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Digital Grotesque ETH Zurich

Digital Grotesque is project conceived and created by architects Michael Hansmeyer and Benjamin Dillenburger researched and carried out at the Swiss Federal Institute of Technology ETH Zurich , commissioned for the FRAC Center permanent collection.
Concept Description
We aim to create an architecture that defies classification and reductionism. We explore unseen levels of resolution and topological complexity in architecture by developing compositional strategies based on purely geometric processes.

In the Digital Grotesque project, we use these algorithms to create a form that appears at once synthetic and organic. The design process thus strikes a delicate balance between the expected and the unexpected, between control and relinquishment. The algorithms are deterministic as they do not incorporate randomness, but the results are not necessarily entirely forseeable. Instead, they have the power to surprise.

The resulting architecture does not lend itself to a visual reductionism. Rather, the processes can devise truly surprising topographies and topologies that go far beyond what one could have traditionally conceived.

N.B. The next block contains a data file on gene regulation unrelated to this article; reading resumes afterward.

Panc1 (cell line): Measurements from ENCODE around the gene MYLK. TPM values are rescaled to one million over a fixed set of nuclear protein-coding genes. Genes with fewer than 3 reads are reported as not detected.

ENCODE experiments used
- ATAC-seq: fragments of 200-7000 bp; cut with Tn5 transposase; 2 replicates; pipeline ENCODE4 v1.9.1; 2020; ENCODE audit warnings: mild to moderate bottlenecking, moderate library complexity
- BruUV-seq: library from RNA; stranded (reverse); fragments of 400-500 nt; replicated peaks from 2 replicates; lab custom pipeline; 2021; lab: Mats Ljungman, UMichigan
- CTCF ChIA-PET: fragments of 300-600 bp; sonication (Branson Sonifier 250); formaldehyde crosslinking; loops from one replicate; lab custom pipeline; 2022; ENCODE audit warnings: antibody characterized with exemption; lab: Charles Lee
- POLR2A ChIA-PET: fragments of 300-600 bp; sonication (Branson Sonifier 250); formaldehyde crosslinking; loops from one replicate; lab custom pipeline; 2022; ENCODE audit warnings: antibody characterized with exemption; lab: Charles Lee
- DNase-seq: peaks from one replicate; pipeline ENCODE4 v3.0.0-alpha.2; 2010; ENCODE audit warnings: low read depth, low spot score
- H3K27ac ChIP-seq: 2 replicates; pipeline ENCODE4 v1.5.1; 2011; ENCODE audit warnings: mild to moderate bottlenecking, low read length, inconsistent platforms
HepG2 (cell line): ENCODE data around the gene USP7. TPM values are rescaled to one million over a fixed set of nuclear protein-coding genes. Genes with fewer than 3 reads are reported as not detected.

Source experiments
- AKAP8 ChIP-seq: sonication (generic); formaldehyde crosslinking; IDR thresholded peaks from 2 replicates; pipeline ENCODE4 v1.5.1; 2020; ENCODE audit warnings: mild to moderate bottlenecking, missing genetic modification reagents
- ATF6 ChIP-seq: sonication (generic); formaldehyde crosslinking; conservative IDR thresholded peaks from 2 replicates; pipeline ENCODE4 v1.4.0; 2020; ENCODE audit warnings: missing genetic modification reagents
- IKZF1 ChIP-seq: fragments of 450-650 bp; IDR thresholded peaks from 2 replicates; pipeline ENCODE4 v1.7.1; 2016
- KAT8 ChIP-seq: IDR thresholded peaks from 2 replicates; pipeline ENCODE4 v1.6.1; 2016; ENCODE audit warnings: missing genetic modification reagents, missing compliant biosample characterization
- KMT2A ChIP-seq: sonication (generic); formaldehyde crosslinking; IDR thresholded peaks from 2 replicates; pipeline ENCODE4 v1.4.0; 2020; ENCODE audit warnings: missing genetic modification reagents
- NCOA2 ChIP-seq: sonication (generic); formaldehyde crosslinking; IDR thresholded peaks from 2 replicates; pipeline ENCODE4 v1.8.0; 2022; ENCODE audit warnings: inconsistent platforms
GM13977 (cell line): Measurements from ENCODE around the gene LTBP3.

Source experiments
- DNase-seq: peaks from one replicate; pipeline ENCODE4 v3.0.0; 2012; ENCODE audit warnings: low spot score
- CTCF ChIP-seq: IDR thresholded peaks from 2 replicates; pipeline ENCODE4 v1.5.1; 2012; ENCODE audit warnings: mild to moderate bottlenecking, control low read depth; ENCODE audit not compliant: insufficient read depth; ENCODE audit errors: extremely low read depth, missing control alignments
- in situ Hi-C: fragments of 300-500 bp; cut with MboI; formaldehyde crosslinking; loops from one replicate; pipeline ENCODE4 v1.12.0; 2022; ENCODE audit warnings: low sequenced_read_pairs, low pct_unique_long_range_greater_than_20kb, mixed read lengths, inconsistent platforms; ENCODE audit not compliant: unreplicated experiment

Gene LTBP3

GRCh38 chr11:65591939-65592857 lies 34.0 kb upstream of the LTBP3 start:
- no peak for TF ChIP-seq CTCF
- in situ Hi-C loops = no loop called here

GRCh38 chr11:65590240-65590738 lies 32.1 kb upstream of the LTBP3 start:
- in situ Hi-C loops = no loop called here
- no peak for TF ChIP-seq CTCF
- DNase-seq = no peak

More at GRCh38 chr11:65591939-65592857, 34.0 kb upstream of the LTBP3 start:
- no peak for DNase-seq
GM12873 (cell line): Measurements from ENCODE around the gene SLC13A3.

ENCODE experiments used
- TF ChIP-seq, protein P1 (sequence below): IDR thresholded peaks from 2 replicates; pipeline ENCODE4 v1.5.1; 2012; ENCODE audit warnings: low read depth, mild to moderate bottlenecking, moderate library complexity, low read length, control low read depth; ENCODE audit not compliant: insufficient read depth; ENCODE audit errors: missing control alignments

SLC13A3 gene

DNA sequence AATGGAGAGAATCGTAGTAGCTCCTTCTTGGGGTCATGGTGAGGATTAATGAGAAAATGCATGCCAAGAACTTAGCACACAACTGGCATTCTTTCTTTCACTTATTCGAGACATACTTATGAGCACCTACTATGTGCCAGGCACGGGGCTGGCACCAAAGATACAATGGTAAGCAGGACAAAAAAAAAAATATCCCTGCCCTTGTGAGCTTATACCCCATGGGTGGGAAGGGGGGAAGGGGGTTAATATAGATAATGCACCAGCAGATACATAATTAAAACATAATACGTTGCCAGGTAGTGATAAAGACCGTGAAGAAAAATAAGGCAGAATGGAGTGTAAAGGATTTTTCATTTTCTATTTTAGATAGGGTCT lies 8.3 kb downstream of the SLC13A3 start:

Digital Grotesque is between chaos and order, both natural and the artificial, neither foreign nor familiar. Any references to nature or existing styles are not integrated into the design process, but are evoked only as associations in the eye of the beholder.


In the Digital Grotesque project, every detail of the architecture is generated through customized algorithms, without any manual intervention. A simple input form is recursively refined and enriched, culminating in a geometric mesh of 260 million individually specified facets. This single process generates many scales of architecture, from the overall form with its broad curvature, to local surface development, down to minute textures.





Digital Grotesque is the first human-scale immersive space entirely constructed out of 3D printed sandstone. A complex geometry consisting of millions of individual facets is printed at a resolution of a tenth of a millimeter to dimensions of a 3.2-meter high, 16 square meter large room. Its geometry was entirely designed through customized algorithms.


Team Credits

Maria Smigielska
Miro Eichelberger
Yuko Ishizu
Jeanne Wellinger
Tihomir Janjusevic
Nicolás Miranda Turu
Evi Xexaki
Akihiko Tanigaito

Video / Photo:
Demetris Shammas
Achilleas Xydis